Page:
[torquedev] job arrays?
Andrew J Caird
acaird at umich.edu
Tue Apr 18 12:11:57 MDT 2006
Thanks for the detailed answer - I agree that your 'te' tool is very
similar to what I am thinking about.
The basic problem I have is that everyone is pretty well trained to use
"qstat" and "qsub" so integrating the functionality there would make more
sense to them (and make my job easier). Wrapping the q-commands would
also work, but then there's no functional difference between that and
simply adding the features to Torque. Also, people are comparing Torque
to PBSPro (which is also in use here) and it would be nice to offer
similar functionality since the command set is so similar.
Thanks again for the insight, it certainly gives me more to think about.
On Fri, 7 Apr 2006, Lennart Karlsson wrote:
> You wrote:
>> If I have a job that I want to run with 500 parameters, but I have 100
>> computers and 20 other users with limits of 20 nodes per person. So I
>> submit my job array of 500 jobs, and they start when and where they can
>> within the constraints of the scheduler - to the scheduler it looks like
>> 500 jobs. qsub, qstat, qdel, etc. , though, treat it as one job by
>> default, so qdel'ing it kills all of them. There would be an option to
>> qstat to get details out of a job array.
>> My weak understanding of mpiexec is that it doesn't do this.
>> Does that make sense? I am struggling with it myself, so any dialog would
>> be appreciated.
> Within HPC4U, an EC funded research project (http://www.hpc4u.org) aiming
> for an SLA defined high fault tolerance level of cluster and grid job runs,
> I have written a small tool (te - test engine) that does something similar.
> The tool is set up with a number of test cases, each test case containing
> a job script, a binary to run, some input data and a verification script.
> The verification script looks at the output data to find if the test has run
> to completion and also may try to see if the output looks "good" in some
> predefined way, like having a certain file size and having answers within a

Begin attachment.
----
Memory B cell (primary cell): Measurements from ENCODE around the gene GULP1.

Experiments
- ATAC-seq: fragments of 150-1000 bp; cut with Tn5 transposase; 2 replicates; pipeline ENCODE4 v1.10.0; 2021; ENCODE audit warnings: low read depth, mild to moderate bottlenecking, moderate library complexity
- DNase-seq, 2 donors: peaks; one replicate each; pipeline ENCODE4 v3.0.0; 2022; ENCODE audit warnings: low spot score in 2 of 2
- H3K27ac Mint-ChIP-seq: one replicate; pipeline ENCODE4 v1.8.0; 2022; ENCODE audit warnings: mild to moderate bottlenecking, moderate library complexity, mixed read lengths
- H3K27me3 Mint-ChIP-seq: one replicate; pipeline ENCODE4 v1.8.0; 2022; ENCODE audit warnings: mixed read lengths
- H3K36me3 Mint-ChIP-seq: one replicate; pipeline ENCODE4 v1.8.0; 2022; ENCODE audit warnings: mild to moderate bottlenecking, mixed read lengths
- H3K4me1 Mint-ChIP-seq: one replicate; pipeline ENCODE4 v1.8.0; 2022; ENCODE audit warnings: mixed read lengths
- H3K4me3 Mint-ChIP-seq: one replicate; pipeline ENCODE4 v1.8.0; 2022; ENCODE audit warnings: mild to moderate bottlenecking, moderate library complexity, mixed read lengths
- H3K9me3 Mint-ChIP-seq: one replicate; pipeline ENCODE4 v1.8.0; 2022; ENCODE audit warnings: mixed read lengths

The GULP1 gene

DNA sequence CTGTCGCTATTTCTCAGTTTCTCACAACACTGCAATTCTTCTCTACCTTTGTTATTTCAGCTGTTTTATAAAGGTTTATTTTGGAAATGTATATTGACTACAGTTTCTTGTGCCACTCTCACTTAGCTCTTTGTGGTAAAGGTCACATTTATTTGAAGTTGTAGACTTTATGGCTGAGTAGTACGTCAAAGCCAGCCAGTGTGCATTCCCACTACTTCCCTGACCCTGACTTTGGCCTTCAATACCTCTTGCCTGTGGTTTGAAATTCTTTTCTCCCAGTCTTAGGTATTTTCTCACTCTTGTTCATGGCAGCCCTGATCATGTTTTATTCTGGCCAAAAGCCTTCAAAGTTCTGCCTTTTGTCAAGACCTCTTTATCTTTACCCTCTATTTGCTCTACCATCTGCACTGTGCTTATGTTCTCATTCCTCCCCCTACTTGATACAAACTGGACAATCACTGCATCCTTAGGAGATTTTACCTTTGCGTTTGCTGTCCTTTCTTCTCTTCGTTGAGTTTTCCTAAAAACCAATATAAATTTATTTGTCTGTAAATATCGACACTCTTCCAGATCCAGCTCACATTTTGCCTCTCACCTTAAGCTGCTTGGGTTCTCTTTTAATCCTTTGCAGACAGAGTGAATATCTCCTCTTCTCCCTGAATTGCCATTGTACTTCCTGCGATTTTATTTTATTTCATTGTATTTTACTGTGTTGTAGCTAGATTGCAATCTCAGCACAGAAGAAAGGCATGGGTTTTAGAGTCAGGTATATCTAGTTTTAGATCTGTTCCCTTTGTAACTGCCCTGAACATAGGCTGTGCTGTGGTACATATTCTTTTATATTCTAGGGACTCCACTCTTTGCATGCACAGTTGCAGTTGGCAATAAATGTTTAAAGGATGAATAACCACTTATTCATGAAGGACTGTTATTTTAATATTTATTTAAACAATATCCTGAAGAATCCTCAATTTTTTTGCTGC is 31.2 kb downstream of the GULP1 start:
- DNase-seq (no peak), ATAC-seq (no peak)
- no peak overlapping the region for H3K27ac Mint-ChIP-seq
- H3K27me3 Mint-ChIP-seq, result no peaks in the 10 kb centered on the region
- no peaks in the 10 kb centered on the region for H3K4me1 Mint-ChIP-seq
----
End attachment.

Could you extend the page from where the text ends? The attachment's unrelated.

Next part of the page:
> certain value range.
> To run a test means to run a test case, check for completion, save the
> results and verify the results.
> The similarity to your problem comes at the aggregate level. In the test tool
> you can make an combined test case, containing several simple test cases,
> and handle the aggregate test case in the same way as a simple one.
> An aggregated test case is saved within the test tool as a file,
> containing the names (actually directory names within a certain
> directory) of all the test cases contained within it, which makes
> it straightforward to implement the same operators for an aggregated test
> case as you have for a simple test case.
> Of course everything is done on a meta-level. You write commands like
> te start grandtestcase # Start a test
> te status grandtestcase # See if it is finished
> te save grandtestcase # Save results, so it can be verified
> te verify grandtestcase # Verify results
> te stop grandtestcase # Terminate the test prematurely
> te delete grandtestcase # Remove all traces of the test
> te show grandtestcase # Show definition of test case
> and the tool runs 'qstat', 'showq', and other such commands to implement this,
> if Torque and Maui is used. (Within HPC4U, CCS is mainly used as scheduler and
> queueing system.)
> This presentation is just to give you an idea about a different way to
> solve your problem. I am not selling/promoting the tool itself, in fact
> it is not packaged in a way suited for distribution outside the project.
> In a way it would be better to have job aggregation integrated in the
> queueing system, as you wish, but perhaps this makes the queueing
> system unnecessarily complex; Unix is all about making lean, single-minded
> programs interoperate, isn't it? :-) And perhaps you would always like
> to be able to add something more, like some verification step for your jobs, ensuring at least e.g. that you do not have empty output
> files after an aggregated run. So I propose that you look into doing
> some tool in the same line as my test engine.
> -- Lennart Karlsson <Lennart.Karlsson at nsc.liu.se>
> National Supercomputer Centre in Linkoping, Sweden
More information about the torquedev